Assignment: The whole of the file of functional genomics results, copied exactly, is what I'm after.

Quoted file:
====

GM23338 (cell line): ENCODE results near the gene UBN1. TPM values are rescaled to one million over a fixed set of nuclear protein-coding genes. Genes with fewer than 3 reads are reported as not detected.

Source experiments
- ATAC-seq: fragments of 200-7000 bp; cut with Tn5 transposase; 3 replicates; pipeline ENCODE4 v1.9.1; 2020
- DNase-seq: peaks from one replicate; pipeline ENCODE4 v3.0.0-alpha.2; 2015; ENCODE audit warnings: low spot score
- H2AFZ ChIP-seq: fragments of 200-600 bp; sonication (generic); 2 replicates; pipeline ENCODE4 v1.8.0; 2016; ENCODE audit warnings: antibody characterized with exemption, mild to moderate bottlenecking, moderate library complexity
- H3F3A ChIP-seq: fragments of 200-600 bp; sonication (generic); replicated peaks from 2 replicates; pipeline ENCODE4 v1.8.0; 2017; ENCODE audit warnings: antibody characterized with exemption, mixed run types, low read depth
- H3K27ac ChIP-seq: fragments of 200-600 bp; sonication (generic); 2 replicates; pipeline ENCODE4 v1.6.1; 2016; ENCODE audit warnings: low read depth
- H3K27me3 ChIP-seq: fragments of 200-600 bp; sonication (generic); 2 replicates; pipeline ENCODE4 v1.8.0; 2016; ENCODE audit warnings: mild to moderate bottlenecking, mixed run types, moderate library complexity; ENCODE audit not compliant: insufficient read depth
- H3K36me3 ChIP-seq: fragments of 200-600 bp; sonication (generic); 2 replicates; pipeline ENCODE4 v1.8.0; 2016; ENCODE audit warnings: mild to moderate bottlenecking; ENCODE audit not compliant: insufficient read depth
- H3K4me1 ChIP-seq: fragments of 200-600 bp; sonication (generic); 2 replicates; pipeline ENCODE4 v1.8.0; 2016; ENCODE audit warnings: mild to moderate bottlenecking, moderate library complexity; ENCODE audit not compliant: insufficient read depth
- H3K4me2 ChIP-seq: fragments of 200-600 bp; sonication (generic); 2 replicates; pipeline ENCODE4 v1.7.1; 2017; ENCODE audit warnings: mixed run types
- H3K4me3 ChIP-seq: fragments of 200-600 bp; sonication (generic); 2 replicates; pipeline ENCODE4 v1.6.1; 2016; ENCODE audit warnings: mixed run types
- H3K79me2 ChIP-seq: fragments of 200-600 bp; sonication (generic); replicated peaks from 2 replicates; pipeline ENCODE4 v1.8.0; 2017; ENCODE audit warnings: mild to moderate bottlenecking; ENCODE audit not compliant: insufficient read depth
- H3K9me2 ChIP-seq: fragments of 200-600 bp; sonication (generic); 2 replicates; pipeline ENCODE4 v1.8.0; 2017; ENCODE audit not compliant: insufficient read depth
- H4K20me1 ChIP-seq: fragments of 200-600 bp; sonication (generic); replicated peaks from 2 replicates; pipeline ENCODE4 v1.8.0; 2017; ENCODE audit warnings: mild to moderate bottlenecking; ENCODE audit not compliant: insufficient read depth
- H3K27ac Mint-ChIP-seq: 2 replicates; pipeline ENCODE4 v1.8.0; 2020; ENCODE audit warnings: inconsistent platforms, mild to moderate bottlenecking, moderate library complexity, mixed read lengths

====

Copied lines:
GM23338 (cell line): ENCODE results near the gene UBN1. TPM values are rescaled to one million over a fixed set of nuclear protein-coding genes. Genes with fewer than 3 reads are reported as not detected.

Source experiments
- ATAC-seq: fragments of 200-7000 bp; cut with Tn5 transposase; 3 replicates; pipeline ENCODE4 v1.9.1; 2020
- DNase-seq: peaks from one replicate; pipeline ENCODE4 v3.0.0-alpha.2; 2015; ENCODE audit warnings: low spot score
- H2AFZ ChIP-seq: fragments of 200-600 bp; sonication (generic); 2 replicates; pipeline ENCODE4 v1.8.0; 2016; ENCODE audit warnings: antibody characterized with exemption, mild to moderate bottlenecking, moderate library complexity
- H3F3A ChIP-seq: fragments of 200-600 bp; sonication (generic); replicated peaks from 2 replicates; pipeline ENCODE4 v1.8.0; 2017; ENCODE audit warnings: antibody characterized with exemption, mixed run types, low read depth
- H3K27ac ChIP-seq: fragments of 200-600 bp; sonication (generic); 2 replicates; pipeline ENCODE4 v1.6.1; 2016; ENCODE audit warnings: low read depth
- H3K27me3 ChIP-seq: fragments of 200-600 bp; sonication (generic); 2 replicates; pipeline ENCODE4 v1.8.0; 2016; ENCODE audit warnings: mild to moderate bottlenecking, mixed run types, moderate library complexity; ENCODE audit not compliant: insufficient read depth
- H3K36me3 ChIP-seq: fragments of 200-600 bp; sonication (generic); 2 replicates; pipeline ENCODE4 v1.8.0; 2016; ENCODE audit warnings: mild to moderate bottlenecking; ENCODE audit not compliant: insufficient read depth
- H3K4me1 ChIP-seq: fragments of 200-600 bp; sonication (generic); 2 replicates; pipeline ENCODE4 v1.8.0; 2016; ENCODE audit warnings: mild to moderate bottlenecking, moderate library complexity; ENCODE audit not compliant: insufficient read depth
- H3K4me2 ChIP-seq: fragments of 200-600 bp; sonication (generic); 2 replicates; pipeline ENCODE4 v1.7.1; 2017; ENCODE audit warnings: mixed run types
- H3K4me3 ChIP-seq: fragments of 200-600 bp; sonication (generic); 2 replicates; pipeline ENCODE4 v1.6.1; 2016; ENCODE audit warnings: mixed run types
- H3K79me2 ChIP-seq: fragments of 200-600 bp; sonication (generic); replicated peaks from 2 replicates; pipeline ENCODE4 v1.8.0; 2017; ENCODE audit warnings: mild to moderate bottlenecking; ENCODE audit not compliant: insufficient read depth
- H3K9me2 ChIP-seq: fragments of 200-600 bp; sonication (generic); 2 replicates; pipeline ENCODE4 v1.8.0; 2017; ENCODE audit not compliant: insufficient read depth
- H4K20me1 ChIP-seq: fragments of 200-600 bp; sonication (generic); replicated peaks from 2 replicates; pipeline ENCODE4 v1.8.0; 2017; ENCODE audit warnings: mild to moderate bottlenecking; ENCODE audit not compliant: insufficient read depth
- H3K27ac Mint-ChIP-seq: 2 replicates; pipeline ENCODE4 v1.8.0; 2020; ENCODE audit warnings: inconsistent platforms, mild to moderate bottlenecking, moderate library complexity, mixed read lengths